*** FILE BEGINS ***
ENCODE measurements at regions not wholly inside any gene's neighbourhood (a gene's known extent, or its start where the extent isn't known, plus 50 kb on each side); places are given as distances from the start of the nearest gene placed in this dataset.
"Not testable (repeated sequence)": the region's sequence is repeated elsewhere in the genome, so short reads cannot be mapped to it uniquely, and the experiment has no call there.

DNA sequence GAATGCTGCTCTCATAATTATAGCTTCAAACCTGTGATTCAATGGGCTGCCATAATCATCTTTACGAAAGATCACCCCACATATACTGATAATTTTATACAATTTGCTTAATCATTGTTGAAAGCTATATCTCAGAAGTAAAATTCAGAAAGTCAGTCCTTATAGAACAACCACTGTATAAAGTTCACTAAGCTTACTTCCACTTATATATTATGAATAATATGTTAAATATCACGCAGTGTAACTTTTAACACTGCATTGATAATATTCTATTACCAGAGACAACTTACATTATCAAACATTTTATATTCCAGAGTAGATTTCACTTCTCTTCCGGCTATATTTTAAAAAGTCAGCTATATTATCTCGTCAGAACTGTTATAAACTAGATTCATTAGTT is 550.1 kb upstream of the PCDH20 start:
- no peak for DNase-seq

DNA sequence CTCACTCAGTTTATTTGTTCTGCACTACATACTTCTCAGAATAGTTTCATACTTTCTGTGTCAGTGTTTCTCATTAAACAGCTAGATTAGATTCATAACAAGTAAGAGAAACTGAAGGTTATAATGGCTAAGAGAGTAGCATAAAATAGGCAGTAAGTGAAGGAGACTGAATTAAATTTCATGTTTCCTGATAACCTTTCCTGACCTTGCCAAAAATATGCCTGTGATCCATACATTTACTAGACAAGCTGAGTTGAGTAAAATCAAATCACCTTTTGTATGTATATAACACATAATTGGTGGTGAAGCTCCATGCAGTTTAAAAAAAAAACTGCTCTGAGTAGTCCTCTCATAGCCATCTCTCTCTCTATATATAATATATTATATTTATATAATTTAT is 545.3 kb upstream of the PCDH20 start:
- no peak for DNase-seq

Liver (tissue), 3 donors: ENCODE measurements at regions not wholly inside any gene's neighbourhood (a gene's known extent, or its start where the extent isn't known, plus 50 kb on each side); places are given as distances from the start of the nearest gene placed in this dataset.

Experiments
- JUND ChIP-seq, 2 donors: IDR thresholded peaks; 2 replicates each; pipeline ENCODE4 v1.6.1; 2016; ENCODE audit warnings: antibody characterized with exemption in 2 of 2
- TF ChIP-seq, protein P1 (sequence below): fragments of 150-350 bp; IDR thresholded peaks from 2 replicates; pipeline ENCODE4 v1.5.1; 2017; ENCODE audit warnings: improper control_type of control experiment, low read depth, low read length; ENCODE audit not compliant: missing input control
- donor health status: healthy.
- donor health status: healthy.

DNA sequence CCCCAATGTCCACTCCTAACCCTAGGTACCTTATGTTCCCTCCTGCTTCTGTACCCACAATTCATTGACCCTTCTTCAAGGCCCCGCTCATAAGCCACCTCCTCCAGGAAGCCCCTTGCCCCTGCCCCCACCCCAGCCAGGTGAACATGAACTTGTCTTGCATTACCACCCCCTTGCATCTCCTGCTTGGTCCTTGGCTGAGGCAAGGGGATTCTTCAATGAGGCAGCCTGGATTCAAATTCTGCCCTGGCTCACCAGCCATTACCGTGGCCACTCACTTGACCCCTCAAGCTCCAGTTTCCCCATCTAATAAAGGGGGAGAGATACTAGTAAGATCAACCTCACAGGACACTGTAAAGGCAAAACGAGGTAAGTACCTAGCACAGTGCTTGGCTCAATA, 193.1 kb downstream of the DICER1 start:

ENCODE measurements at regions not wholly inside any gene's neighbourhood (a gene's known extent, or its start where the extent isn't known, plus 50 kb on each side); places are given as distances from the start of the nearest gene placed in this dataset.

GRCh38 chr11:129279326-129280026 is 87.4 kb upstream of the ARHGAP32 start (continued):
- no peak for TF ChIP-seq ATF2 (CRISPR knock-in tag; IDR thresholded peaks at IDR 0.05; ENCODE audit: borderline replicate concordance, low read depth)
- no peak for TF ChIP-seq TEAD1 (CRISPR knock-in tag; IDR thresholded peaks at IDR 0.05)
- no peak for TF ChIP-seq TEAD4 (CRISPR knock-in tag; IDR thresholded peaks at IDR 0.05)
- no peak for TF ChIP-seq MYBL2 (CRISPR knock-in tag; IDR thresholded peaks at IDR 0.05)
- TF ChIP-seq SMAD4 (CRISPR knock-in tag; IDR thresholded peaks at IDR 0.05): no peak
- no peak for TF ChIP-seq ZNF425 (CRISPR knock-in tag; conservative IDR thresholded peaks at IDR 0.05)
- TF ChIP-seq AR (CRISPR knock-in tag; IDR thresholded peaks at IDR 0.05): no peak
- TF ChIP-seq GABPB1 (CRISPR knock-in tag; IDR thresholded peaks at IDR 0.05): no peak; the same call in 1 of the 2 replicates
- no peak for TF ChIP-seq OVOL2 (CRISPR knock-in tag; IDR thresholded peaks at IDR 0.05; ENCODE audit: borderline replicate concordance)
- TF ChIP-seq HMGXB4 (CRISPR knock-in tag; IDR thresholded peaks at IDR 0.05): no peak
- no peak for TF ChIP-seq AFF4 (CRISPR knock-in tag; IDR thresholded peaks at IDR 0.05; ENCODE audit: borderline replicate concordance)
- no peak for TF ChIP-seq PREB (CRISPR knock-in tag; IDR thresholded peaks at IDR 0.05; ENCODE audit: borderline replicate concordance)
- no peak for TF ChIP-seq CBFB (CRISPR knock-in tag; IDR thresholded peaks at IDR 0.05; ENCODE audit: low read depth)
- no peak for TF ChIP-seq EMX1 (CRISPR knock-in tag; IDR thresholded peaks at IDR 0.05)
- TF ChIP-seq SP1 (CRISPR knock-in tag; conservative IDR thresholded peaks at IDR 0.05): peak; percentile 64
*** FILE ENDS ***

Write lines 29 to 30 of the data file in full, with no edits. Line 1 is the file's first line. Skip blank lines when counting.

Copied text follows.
- no peak for TF ChIP-seq EMX1 (CRISPR knock-in tag; IDR thresholded peaks at IDR 0.05)
- TF ChIP-seq SP1 (CRISPR knock-in tag; conservative IDR thresholded peaks at IDR 0.05): peak; percentile 64